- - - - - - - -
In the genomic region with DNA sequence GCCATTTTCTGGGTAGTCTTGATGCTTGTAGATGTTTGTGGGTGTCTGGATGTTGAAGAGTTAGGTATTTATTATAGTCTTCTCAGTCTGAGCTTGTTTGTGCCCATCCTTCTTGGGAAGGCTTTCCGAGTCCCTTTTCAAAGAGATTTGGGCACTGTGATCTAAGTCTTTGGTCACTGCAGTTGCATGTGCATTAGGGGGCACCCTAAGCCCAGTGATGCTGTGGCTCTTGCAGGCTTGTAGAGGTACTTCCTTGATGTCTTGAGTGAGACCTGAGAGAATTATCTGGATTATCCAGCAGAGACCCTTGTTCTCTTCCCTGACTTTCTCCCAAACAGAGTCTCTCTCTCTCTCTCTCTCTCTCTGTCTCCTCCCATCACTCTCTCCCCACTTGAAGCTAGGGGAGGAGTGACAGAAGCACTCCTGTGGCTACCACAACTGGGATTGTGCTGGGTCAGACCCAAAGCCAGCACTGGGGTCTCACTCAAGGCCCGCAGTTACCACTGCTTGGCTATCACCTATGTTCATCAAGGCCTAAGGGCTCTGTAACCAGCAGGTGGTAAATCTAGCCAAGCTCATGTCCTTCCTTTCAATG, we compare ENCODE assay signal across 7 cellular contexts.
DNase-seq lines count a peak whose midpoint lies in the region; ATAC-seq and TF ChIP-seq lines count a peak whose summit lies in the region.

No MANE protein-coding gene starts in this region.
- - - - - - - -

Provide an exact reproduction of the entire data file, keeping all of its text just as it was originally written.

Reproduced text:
In the genomic region with DNA sequence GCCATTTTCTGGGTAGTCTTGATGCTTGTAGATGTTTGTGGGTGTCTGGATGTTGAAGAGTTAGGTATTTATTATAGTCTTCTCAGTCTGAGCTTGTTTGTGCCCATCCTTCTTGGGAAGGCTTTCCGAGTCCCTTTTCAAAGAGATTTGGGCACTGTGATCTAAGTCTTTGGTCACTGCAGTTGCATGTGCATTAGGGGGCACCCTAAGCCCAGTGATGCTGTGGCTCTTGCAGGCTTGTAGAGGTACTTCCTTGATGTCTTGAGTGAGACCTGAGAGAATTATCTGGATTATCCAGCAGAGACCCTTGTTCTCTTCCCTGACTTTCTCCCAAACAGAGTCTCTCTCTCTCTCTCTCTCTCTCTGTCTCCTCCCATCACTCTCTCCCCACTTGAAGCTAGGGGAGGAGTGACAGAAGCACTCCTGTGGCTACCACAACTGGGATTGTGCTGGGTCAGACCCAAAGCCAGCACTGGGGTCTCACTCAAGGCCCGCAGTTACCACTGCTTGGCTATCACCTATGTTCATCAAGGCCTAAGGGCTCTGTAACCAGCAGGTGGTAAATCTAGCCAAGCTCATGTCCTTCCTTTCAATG, we compare ENCODE assay signal across 7 cellular contexts.
DNase-seq lines count a peak whose midpoint lies in the region; ATAC-seq and TF ChIP-seq lines count a peak whose summit lies in the region.

No MANE protein-coding gene starts in this region.